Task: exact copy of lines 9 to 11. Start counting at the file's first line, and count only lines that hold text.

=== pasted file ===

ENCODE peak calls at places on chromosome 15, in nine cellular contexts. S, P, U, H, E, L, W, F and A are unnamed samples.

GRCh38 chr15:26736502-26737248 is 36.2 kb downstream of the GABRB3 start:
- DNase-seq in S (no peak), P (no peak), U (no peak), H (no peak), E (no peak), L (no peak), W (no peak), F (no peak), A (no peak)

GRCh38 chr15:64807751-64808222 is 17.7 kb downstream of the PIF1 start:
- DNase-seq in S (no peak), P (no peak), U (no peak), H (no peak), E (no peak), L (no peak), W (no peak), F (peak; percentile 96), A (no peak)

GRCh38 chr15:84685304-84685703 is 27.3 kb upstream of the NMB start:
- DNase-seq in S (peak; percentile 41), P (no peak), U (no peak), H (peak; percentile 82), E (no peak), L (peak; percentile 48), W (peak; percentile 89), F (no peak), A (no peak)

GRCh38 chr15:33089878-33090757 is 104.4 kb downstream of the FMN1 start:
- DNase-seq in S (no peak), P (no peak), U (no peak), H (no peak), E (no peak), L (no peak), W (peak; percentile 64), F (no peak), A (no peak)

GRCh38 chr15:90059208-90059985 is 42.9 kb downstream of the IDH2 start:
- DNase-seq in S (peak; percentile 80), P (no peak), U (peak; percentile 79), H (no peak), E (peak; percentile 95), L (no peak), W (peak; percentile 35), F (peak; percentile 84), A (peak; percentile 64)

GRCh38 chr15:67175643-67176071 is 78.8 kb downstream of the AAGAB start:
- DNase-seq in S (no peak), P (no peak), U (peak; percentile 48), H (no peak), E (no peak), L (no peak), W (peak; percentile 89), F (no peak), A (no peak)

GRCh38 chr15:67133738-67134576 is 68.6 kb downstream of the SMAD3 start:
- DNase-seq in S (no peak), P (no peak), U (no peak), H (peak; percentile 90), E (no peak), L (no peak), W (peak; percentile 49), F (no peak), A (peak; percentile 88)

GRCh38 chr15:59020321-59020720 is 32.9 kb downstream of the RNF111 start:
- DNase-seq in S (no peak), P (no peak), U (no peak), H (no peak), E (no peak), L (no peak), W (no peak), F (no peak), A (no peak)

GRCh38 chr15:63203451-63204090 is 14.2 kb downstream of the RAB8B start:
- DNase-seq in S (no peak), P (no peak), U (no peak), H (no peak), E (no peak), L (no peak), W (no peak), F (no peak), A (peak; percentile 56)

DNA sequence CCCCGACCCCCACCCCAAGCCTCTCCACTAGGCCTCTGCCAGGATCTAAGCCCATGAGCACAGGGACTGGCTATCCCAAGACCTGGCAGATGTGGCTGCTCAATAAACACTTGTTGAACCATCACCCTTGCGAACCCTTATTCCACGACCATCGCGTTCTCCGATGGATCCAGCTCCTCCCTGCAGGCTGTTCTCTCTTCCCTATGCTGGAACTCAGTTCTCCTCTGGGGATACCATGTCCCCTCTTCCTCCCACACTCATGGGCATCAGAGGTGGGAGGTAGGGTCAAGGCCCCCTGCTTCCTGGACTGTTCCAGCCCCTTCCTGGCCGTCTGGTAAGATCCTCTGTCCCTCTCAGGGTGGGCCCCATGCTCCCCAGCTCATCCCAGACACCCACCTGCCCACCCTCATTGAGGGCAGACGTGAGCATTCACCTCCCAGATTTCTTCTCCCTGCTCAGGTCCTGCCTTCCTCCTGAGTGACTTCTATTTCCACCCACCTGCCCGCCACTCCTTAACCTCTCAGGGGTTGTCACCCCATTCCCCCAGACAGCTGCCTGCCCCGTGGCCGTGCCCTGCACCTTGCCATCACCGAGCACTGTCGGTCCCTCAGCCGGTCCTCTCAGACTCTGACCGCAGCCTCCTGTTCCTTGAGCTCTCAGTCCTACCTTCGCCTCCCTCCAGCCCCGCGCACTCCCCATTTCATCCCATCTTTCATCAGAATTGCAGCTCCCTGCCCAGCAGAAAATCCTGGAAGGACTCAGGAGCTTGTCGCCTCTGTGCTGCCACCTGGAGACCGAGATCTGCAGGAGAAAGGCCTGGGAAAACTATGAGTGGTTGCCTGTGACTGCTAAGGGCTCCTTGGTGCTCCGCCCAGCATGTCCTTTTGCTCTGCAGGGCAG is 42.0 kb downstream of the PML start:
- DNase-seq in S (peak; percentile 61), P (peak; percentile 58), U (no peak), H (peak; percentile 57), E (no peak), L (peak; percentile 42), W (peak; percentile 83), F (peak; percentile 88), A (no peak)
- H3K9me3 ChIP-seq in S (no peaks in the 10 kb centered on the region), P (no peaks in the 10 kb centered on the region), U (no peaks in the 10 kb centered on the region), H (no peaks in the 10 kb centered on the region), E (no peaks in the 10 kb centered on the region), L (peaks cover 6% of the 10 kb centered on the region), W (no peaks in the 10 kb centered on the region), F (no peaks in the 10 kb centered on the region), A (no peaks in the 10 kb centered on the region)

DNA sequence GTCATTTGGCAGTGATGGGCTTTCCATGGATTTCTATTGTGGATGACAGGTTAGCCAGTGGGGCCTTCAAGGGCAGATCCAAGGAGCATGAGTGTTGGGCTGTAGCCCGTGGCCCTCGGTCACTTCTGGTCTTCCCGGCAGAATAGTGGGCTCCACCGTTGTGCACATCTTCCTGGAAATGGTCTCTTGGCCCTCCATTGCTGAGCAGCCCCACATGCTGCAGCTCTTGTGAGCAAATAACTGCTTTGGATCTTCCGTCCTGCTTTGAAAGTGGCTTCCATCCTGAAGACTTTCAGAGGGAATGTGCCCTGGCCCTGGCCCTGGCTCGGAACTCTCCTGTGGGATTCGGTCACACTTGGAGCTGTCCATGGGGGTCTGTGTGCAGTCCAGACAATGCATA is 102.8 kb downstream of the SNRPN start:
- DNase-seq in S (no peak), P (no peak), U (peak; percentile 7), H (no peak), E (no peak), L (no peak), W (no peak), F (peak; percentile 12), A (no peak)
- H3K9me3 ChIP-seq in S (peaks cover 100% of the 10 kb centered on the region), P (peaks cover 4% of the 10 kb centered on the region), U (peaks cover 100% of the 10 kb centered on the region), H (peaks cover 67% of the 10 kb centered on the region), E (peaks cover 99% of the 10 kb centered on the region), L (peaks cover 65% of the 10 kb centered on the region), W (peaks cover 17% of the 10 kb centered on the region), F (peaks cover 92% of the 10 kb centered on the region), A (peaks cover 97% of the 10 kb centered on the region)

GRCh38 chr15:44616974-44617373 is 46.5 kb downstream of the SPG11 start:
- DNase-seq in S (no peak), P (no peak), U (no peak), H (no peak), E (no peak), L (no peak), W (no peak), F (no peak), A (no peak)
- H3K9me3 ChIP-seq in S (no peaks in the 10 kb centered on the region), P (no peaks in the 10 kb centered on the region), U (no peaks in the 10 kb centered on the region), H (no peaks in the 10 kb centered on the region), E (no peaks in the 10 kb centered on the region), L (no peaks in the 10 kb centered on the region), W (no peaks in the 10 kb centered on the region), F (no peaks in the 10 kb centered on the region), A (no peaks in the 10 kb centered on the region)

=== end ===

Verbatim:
- DNase-seq in S (no peak), P (no peak), U (no peak), H (no peak), E (no peak), L (no peak), W (peak; percentile 64), F (no peak), A (no peak)

GRCh38 chr15:90059208-90059985 is 42.9 kb downstream of the IDH2 start:
- DNase-seq in S (peak; percentile 80), P (no peak), U (peak; percentile 79), H (no peak), E (peak; percentile 95), L (no peak), W (peak; percentile 35), F (peak; percentile 84), A (peak; percentile 64)